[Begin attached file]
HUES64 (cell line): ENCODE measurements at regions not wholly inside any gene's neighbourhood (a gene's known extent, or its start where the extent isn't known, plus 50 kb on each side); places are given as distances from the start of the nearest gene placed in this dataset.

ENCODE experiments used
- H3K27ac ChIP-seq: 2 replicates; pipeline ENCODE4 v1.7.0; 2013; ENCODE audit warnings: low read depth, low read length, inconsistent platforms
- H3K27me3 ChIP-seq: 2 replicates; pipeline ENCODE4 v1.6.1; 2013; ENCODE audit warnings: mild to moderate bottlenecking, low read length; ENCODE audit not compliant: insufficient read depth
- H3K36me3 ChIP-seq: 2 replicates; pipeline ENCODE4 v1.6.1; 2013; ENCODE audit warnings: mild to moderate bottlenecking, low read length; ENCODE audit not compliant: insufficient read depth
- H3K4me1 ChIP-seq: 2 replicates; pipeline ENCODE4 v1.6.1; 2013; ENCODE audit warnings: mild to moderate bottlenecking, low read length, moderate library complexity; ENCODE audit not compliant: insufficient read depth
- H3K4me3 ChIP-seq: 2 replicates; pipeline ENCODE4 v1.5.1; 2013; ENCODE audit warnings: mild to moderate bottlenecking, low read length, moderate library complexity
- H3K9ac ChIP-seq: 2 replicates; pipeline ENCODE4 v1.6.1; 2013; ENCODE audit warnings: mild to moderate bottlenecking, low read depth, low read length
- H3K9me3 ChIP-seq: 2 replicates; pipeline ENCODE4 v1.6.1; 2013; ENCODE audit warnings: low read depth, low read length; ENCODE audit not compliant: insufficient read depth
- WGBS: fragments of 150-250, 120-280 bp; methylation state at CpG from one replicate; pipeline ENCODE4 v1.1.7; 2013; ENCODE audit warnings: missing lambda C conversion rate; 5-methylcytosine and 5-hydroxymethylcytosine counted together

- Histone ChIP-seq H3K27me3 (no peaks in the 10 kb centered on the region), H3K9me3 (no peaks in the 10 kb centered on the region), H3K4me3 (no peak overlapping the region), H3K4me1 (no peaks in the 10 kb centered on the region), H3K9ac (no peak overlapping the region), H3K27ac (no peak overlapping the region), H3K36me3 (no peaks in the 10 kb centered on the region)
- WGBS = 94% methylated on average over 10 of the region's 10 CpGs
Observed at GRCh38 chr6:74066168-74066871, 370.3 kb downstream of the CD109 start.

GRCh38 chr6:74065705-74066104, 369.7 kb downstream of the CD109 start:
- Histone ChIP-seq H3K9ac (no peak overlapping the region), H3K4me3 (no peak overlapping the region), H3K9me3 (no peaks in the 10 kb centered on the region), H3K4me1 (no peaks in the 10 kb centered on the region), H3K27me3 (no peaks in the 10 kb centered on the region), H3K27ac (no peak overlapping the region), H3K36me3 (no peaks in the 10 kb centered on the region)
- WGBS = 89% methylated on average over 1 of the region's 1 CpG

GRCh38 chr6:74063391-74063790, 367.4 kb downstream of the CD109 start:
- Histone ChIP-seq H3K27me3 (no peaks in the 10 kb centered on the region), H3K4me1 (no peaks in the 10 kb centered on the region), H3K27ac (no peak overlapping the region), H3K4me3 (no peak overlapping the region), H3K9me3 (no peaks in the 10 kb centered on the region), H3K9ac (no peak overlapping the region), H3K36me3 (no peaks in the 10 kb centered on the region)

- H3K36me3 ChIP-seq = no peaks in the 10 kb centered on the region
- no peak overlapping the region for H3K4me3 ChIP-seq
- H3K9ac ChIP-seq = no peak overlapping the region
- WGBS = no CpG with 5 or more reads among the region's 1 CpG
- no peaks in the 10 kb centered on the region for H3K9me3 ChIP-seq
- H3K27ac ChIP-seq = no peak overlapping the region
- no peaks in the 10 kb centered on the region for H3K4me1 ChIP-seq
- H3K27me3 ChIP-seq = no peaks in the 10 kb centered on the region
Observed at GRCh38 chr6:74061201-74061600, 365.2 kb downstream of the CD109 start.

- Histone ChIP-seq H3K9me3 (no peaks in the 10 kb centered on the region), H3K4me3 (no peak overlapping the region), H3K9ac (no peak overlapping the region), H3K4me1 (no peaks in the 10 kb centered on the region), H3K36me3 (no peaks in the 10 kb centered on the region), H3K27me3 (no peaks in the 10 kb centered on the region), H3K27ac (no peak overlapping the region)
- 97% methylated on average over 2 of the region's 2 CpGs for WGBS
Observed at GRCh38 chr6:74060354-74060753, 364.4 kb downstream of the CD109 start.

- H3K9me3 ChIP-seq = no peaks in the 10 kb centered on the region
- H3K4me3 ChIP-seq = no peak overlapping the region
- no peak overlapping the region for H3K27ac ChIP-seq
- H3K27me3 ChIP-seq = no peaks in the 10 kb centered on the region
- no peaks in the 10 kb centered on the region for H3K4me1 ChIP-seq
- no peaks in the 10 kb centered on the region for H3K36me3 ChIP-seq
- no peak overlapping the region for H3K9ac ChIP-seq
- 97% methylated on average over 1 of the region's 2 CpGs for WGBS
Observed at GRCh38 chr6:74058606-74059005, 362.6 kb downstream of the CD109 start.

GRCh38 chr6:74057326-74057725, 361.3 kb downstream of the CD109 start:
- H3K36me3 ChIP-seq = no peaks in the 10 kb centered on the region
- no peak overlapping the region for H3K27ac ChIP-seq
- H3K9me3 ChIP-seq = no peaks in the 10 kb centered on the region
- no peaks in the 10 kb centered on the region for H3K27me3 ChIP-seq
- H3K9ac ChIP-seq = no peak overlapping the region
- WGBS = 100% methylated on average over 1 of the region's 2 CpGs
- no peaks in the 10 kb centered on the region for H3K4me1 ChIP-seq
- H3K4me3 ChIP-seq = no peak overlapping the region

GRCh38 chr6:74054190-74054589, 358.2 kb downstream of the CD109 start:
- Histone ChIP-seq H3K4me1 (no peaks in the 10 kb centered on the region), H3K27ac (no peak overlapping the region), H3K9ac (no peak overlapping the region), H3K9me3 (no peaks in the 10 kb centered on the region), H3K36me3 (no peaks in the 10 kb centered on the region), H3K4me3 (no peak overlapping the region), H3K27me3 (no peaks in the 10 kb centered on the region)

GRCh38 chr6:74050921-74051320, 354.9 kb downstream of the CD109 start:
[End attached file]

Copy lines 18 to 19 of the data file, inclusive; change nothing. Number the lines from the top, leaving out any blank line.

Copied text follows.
- Histone ChIP-seq H3K27me3 (no peaks in the 10 kb centered on the region), H3K4me1 (no peaks in the 10 kb centered on the region), H3K27ac (no peak overlapping the region), H3K4me3 (no peak overlapping the region), H3K9me3 (no peaks in the 10 kb centered on the region), H3K9ac (no peak overlapping the region), H3K36me3 (no peaks in the 10 kb centered on the region)

- H3K36me3 ChIP-seq = no peaks in the 10 kb centered on the region